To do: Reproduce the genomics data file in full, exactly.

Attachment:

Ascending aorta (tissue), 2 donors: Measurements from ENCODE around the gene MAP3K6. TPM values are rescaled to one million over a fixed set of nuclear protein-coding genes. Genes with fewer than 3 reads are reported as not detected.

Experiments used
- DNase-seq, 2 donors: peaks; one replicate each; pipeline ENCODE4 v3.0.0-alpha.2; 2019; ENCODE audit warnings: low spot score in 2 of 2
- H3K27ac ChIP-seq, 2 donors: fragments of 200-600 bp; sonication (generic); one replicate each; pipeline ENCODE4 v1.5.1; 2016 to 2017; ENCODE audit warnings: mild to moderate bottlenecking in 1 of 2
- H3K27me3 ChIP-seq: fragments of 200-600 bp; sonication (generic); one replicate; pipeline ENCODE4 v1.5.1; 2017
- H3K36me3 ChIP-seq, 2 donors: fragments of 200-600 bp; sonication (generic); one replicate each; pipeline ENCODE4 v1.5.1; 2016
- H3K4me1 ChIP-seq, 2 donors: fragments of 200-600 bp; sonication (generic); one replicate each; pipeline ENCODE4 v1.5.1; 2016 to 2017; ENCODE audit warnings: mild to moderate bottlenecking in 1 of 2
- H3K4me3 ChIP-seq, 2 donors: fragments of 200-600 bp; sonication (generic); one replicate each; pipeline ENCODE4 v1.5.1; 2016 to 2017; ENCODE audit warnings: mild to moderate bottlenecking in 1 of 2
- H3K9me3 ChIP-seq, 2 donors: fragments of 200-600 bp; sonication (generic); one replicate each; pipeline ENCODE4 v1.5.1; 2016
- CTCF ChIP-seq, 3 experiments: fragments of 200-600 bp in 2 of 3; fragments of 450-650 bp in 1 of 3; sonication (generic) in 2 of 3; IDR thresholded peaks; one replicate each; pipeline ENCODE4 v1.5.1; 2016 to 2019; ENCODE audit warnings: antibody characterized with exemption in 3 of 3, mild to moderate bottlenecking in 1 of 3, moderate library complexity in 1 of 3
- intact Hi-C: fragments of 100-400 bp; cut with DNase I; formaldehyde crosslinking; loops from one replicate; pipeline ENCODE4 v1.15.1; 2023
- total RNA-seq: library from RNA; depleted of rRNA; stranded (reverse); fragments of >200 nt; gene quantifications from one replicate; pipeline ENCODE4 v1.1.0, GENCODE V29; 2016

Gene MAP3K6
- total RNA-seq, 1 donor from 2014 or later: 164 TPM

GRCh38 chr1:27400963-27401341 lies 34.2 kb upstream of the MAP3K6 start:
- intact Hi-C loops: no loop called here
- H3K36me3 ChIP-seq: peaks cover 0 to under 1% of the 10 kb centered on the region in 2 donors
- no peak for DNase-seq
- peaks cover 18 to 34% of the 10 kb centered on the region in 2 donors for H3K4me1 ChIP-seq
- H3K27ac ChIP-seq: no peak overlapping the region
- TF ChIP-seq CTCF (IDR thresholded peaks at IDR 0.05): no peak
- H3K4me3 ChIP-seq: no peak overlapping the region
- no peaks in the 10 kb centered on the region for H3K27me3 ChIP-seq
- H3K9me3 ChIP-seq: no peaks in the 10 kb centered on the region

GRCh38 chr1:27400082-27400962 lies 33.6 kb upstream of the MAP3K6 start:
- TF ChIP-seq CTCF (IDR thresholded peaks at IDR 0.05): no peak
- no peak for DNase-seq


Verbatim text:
Ascending aorta (tissue), 2 donors: Measurements from ENCODE around the gene MAP3K6. TPM values are rescaled to one million over a fixed set of nuclear protein-coding genes. Genes with fewer than 3 reads are reported as not detected.

Experiments used
- DNase-seq, 2 donors: peaks; one replicate each; pipeline ENCODE4 v3.0.0-alpha.2; 2019; ENCODE audit warnings: low spot score in 2 of 2
- H3K27ac ChIP-seq, 2 donors: fragments of 200-600 bp; sonication (generic); one replicate each; pipeline ENCODE4 v1.5.1; 2016 to 2017; ENCODE audit warnings: mild to moderate bottlenecking in 1 of 2
- H3K27me3 ChIP-seq: fragments of 200-600 bp; sonication (generic); one replicate; pipeline ENCODE4 v1.5.1; 2017
- H3K36me3 ChIP-seq, 2 donors: fragments of 200-600 bp; sonication (generic); one replicate each; pipeline ENCODE4 v1.5.1; 2016
- H3K4me1 ChIP-seq, 2 donors: fragments of 200-600 bp; sonication (generic); one replicate each; pipeline ENCODE4 v1.5.1; 2016 to 2017; ENCODE audit warnings: mild to moderate bottlenecking in 1 of 2
- H3K4me3 ChIP-seq, 2 donors: fragments of 200-600 bp; sonication (generic); one replicate each; pipeline ENCODE4 v1.5.1; 2016 to 2017; ENCODE audit warnings: mild to moderate bottlenecking in 1 of 2
- H3K9me3 ChIP-seq, 2 donors: fragments of 200-600 bp; sonication (generic); one replicate each; pipeline ENCODE4 v1.5.1; 2016
- CTCF ChIP-seq, 3 experiments: fragments of 200-600 bp in 2 of 3; fragments of 450-650 bp in 1 of 3; sonication (generic) in 2 of 3; IDR thresholded peaks; one replicate each; pipeline ENCODE4 v1.5.1; 2016 to 2019; ENCODE audit warnings: antibody characterized with exemption in 3 of 3, mild to moderate bottlenecking in 1 of 3, moderate library complexity in 1 of 3
- intact Hi-C: fragments of 100-400 bp; cut with DNase I; formaldehyde crosslinking; loops from one replicate; pipeline ENCODE4 v1.15.1; 2023
- total RNA-seq: library from RNA; depleted of rRNA; stranded (reverse); fragments of >200 nt; gene quantifications from one replicate; pipeline ENCODE4 v1.1.0, GENCODE V29; 2016

Gene MAP3K6
- total RNA-seq, 1 donor from 2014 or later: 164 TPM

GRCh38 chr1:27400963-27401341 lies 34.2 kb upstream of the MAP3K6 start:
- intact Hi-C loops: no loop called here
- H3K36me3 ChIP-seq: peaks cover 0 to under 1% of the 10 kb centered on the region in 2 donors
- no peak for DNase-seq
- peaks cover 18 to 34% of the 10 kb centered on the region in 2 donors for H3K4me1 ChIP-seq
- H3K27ac ChIP-seq: no peak overlapping the region
- TF ChIP-seq CTCF (IDR thresholded peaks at IDR 0.05): no peak
- H3K4me3 ChIP-seq: no peak overlapping the region
- no peaks in the 10 kb centered on the region for H3K27me3 ChIP-seq
- H3K9me3 ChIP-seq: no peaks in the 10 kb centered on the region

GRCh38 chr1:27400082-27400962 lies 33.6 kb upstream of the MAP3K6 start:
- TF ChIP-seq CTCF (IDR thresholded peaks at IDR 0.05): no peak
- no peak for DNase-seq